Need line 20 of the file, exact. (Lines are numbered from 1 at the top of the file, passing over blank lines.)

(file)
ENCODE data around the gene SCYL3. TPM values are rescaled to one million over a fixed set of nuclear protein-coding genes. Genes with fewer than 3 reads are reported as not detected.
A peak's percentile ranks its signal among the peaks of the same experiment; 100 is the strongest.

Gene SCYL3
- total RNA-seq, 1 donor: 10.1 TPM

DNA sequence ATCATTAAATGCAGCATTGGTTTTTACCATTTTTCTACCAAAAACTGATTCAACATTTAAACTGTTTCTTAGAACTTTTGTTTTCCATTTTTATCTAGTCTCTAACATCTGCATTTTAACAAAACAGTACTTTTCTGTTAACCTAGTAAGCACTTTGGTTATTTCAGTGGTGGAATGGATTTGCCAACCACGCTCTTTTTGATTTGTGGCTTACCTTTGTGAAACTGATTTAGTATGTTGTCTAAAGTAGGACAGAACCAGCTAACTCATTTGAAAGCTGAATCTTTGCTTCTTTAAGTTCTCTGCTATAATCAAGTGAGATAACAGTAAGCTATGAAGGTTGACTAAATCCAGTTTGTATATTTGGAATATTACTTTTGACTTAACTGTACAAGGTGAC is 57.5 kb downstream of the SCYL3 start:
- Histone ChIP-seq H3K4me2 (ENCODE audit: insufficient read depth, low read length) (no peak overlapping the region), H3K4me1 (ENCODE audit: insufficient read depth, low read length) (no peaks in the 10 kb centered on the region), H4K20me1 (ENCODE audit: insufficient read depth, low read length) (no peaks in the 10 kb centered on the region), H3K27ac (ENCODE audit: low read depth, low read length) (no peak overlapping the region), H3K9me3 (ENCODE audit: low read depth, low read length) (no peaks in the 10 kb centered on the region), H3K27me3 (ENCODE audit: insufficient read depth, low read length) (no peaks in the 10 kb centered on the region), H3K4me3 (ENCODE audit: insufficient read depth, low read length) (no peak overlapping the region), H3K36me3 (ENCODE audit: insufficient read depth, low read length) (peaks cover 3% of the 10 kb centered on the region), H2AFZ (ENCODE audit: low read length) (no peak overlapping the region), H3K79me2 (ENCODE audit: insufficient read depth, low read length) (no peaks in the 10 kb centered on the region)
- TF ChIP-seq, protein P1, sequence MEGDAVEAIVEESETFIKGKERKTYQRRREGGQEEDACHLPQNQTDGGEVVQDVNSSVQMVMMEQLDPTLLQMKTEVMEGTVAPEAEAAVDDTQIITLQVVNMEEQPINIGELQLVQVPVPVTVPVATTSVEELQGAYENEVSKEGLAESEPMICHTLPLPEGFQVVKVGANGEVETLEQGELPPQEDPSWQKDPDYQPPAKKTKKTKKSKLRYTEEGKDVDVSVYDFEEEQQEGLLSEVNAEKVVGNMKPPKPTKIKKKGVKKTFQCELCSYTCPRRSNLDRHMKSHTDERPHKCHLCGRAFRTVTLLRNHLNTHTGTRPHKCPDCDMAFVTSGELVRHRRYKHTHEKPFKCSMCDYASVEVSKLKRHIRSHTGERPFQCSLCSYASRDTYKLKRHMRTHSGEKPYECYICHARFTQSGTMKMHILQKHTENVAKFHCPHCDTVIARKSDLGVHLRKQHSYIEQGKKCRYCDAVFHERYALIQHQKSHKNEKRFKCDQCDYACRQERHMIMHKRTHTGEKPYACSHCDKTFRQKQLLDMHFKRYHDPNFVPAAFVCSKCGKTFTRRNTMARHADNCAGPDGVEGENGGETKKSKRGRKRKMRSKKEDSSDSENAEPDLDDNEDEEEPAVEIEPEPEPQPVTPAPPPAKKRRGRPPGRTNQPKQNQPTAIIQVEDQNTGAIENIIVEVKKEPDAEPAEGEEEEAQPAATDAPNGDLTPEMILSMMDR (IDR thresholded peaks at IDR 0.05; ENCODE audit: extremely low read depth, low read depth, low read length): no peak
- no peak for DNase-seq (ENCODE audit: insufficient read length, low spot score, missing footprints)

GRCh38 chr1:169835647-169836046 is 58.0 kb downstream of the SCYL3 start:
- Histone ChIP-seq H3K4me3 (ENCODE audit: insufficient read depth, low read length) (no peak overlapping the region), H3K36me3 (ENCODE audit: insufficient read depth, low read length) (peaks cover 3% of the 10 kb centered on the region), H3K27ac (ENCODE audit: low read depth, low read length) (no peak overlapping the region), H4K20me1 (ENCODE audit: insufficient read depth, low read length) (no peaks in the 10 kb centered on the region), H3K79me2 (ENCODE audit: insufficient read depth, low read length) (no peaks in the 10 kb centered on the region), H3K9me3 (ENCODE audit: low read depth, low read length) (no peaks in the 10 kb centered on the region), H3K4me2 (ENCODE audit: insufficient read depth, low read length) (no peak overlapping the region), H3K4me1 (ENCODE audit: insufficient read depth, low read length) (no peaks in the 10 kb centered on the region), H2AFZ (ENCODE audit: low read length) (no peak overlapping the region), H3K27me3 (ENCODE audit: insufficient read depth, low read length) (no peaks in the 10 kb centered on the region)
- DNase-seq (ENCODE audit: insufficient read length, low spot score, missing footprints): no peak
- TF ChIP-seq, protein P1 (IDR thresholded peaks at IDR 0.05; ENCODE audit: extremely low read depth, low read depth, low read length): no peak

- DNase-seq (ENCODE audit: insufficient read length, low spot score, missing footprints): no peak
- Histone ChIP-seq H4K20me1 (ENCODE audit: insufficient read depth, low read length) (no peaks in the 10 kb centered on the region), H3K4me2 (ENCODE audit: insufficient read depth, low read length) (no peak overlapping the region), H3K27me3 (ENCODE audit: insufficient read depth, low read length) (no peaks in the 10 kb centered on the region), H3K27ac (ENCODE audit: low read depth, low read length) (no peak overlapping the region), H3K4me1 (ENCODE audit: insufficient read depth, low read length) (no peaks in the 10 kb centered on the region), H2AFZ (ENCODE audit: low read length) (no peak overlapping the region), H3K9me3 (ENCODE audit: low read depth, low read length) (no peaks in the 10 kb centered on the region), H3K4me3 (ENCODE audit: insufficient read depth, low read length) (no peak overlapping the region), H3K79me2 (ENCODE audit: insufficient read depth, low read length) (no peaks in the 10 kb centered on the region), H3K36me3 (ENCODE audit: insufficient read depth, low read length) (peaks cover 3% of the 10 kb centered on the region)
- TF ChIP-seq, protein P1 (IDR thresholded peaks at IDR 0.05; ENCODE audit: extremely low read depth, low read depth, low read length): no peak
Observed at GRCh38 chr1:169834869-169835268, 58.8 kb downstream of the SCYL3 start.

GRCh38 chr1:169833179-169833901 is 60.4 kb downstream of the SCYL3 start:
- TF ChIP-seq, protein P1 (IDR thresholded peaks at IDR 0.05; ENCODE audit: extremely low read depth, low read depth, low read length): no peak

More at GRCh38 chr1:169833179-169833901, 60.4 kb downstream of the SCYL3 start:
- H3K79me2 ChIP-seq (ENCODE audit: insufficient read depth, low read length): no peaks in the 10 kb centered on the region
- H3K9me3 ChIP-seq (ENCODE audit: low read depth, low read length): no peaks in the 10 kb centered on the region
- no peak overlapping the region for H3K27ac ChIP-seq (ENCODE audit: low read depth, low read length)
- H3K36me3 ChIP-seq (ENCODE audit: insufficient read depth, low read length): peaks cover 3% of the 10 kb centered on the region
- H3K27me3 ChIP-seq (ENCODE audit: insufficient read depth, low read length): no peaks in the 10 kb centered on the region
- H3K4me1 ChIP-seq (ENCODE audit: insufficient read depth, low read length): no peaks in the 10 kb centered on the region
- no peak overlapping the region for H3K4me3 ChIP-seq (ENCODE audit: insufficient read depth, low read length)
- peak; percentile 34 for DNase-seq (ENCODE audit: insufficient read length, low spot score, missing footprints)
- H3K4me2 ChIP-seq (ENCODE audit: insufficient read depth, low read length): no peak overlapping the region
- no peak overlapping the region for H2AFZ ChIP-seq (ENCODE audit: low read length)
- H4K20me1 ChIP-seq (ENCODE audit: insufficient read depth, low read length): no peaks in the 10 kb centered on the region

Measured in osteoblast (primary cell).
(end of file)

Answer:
- H3K79me2 ChIP-seq (ENCODE audit: insufficient read depth, low read length): no peaks in the 10 kb centered on the region